The myths about eggs

Mar 8, 2016 by Dr. Shelly Persad

eggsEggs – a breakfast staple!

However, when it comes to eating eggs, there are all sorts of myths and confusions. You’ll hear some people say to only eat egg whites. Others will tell you to avoid egg yolks because they have fat in them and they raise your cholesterol. Some say to wash eggs before you crack them open, and others don’t. And furthermore, how do you know if you’re eating an egg from a healthy chicken or not?

So what’s the truth?

Well, first off…the yolk is the healthiest part of the egg; that’s where all the nutrition is.

The yolk is nutrient dense, anti-oxidant rich, and vitamin and mineral loaded. It contains more than 90% of the calcium, iron, phosphorus, zinc, thiamin, B6, folate, B12, and pantothenic acid of the egg, and it also contains choline, lutein, trace minerals, and all the fat-soluble vitamins A, D, E, and K.

Unfortunately, the egg white has very little nutrition compared to the yolk. Although the egg whites have protein, they still aren’t as nutritious as the yolk.

Second, one of the biggest fears is that yolks raise your cholesterol. This isn’t true.

When you eat a food that has a high level of dietary cholesterol like egg yolks, your body decreases its internal production of cholesterol to balance your cholesterol level. If you don’t eat enough cholesterol, then your body increases its production. There are also some indications that eating whole eggs raises your good HDL cholesterol level.

Third, washing your egg is actually eliminating a natural outer coating that is called “bloom” that helps keep water and oxygen in and bad bacteria out. Washing eggs increases the chances for bacterial invasion through the pores in the shell.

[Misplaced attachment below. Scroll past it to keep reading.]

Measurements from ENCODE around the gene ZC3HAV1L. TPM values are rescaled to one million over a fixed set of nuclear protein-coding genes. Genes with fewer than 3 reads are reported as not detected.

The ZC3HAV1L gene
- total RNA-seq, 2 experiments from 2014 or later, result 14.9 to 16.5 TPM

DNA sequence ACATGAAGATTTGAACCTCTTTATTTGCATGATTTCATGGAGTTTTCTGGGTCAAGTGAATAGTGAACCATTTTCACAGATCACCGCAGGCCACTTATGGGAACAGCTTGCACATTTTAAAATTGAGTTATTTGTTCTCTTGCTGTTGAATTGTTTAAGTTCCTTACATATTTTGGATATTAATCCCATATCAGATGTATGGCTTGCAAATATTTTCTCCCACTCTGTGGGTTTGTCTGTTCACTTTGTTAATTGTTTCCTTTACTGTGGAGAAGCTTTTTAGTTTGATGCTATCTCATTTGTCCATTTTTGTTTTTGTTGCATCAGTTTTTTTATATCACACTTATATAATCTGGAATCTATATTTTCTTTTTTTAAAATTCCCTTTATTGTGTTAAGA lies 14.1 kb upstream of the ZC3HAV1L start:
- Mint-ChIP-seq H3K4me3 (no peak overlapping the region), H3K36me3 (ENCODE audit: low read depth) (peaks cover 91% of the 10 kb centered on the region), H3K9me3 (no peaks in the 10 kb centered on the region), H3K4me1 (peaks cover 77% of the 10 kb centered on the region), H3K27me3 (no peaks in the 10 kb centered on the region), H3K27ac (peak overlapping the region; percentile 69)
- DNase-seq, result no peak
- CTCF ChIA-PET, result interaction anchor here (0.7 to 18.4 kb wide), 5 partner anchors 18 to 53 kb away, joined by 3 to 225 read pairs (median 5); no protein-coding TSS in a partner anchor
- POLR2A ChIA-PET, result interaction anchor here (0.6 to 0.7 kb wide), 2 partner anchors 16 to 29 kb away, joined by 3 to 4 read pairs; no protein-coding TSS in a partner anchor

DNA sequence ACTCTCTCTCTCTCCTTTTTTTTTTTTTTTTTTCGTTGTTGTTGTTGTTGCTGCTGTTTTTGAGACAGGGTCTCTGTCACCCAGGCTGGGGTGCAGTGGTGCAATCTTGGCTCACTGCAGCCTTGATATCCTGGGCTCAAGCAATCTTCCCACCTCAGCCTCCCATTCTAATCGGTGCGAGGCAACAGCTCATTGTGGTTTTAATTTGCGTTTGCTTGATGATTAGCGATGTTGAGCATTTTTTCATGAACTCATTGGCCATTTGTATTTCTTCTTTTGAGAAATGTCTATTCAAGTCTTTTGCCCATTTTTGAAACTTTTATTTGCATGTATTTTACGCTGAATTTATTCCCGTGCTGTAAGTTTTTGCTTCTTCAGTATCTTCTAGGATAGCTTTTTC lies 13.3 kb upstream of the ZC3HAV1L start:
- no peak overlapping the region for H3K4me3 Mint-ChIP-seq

In America, we like everything super clean. So the first time you saw the eggs here in Rocky Point, you probably frowned upon the fact that they are not refrigerated and come with feathers and feces on them. But in a lot of places, a dirty egg with poop on it is no big deal and actually considered a good egg.

Speaking of good eggs, here are some pointers for recognizing a healthy egg:

The richer a chicken’s diet and the greater its overall health, the stronger the shell is. An egg should be difficult to crack open if it’s really healthy.

Chicken egg yolks should be orange in color, not the bright or light yellow yolks that we’re used to in the US. The deeper the color, the better.

Yolks from healthy chickens tend to be thicker and rounder – implying better taste and more nutrients.

I can honestly say I’ve seen healthier eggs here in Rocky Point than in the states, unless I was buying the eggs direct from the farmer, and the chickens were raised in a true free-range environment where they have access to fresh air and can eat anything in sight, including bugs, snakes, rodents, etc.

So there you have it – indulge in your eggs! They’re not as bad for you as you might have thought!

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